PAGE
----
Here are the three websites that offer art podcasts that I have found. If you know of others I'd love to learn more!





The Aftermath
Painting Notes:  9x12 on Wallis warm mist sanded paper and Terry Ludwig pastels.

Thursday, January 03, 2019

How To Clean and Organize Pastels


'A World Away'                 9x12                pastel               ©Karen Margulis
available $165

What a pleasure to paint today. I had a box of clean and organized pastels to work with. It was very satisfying even though I dreaded the cleanup process. I had so much dread that I put off cleaning my pastels for 3 years! As a result I was painting with small bits and pieces of pastels even though I had replacements in boxes....somewhere!  It was time to get organized!

I am sharing some photos of the clean up process but I made a video while cleaning. You can see the video on my YouTube channel here. https://youtu.be/5ytNrP6l1i4 Be sure to like and follow :)


Click here to see the video on YouTube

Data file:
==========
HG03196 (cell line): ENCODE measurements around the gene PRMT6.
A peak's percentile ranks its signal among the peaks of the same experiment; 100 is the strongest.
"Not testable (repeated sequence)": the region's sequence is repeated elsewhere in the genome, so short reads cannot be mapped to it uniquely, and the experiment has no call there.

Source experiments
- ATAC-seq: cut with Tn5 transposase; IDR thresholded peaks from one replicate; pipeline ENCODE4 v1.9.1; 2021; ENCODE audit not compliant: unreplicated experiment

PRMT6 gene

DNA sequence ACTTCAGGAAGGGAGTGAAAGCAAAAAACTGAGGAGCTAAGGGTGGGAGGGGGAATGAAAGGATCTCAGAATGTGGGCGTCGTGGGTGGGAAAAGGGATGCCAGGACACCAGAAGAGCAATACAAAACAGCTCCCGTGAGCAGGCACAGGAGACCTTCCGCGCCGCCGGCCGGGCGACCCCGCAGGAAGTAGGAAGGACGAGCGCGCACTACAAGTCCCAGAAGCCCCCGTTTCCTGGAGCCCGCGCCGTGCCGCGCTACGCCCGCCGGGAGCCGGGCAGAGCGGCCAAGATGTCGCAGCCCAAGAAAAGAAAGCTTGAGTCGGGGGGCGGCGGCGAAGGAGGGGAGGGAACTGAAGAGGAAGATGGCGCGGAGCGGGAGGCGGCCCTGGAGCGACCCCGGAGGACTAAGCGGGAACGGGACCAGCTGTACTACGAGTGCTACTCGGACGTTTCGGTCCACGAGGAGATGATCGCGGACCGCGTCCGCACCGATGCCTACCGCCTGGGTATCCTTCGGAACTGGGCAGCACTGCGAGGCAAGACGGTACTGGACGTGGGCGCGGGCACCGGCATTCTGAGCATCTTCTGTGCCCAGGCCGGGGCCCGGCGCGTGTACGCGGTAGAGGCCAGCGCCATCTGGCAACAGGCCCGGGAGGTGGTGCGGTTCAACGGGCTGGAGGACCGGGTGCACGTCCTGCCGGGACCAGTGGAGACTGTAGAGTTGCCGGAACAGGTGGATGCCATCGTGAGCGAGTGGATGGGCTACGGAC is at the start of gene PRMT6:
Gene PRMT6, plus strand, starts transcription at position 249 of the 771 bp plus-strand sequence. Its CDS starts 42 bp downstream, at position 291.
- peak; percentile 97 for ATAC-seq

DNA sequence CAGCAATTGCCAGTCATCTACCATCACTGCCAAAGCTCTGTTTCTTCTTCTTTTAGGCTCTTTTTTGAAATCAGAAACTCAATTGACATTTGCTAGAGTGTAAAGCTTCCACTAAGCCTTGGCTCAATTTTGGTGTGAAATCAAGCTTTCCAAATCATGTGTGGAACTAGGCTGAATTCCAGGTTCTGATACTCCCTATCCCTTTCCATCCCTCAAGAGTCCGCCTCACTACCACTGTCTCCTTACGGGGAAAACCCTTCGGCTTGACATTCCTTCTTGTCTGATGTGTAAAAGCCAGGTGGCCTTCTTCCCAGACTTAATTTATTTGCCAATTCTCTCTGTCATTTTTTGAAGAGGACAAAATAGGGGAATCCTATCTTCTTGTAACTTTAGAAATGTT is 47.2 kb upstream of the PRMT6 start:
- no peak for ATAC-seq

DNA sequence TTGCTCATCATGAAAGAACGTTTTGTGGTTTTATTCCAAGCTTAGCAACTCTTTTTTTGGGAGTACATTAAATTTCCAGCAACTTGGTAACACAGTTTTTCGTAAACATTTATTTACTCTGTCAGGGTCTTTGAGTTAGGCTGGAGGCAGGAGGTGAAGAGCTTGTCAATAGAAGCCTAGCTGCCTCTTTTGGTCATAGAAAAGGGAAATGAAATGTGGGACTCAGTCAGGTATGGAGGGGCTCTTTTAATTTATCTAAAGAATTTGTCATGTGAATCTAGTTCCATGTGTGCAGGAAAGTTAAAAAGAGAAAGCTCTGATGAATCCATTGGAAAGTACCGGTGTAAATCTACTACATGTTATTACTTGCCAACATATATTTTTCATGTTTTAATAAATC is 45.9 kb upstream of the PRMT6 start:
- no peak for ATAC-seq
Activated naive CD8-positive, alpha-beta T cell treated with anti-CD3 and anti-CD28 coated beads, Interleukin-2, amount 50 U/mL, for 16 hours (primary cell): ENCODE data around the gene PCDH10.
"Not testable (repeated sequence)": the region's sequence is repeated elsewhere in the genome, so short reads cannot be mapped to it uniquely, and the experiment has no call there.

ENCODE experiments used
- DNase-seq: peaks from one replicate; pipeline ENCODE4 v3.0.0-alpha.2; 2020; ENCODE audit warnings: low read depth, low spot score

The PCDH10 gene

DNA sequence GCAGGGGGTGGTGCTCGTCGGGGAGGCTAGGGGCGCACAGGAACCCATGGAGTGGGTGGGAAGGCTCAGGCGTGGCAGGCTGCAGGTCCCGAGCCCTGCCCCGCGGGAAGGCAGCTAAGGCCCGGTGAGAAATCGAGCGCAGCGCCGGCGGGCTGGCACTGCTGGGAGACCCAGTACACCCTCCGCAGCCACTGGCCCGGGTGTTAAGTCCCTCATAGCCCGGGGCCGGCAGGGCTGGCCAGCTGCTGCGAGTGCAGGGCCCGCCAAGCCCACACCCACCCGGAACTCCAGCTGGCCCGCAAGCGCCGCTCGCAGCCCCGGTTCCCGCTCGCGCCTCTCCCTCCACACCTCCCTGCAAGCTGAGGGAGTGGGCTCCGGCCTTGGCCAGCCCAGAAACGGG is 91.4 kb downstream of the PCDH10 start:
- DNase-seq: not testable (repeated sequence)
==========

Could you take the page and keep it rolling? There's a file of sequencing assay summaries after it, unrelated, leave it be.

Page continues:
The finished box. 

A box of Nupastels and a rolling cart of extra pastels. The overflow!

All my extra Terry Ludwig pastels from sets I had broken up.
I still keep special TL sets in their original boxes and use them separately.

Work in progress. I am emptying the big studio box

I pulled out the smaller pieces of pastel.
I will use them for smaller paintings.

Three years of daily painting leads to small pastels!

Even smaller bits went into these containers.
I will make pastels with these bits soon.

All clean!


My Heilman box collection (some given to me and some awarded.)
I still need to go through these boxes and clean the plain air /workshop pastels.

I used cornmeal to clean the pastels. This is the cornmeal at the end of the clean up.

I hope you enjoyed the look at the pastel clean up. Let me know if you have any questions after you watch the video!

Painting notes: Painted on Pastelmat with my clean pastels! (Terry Ludwig and Diane Townsend)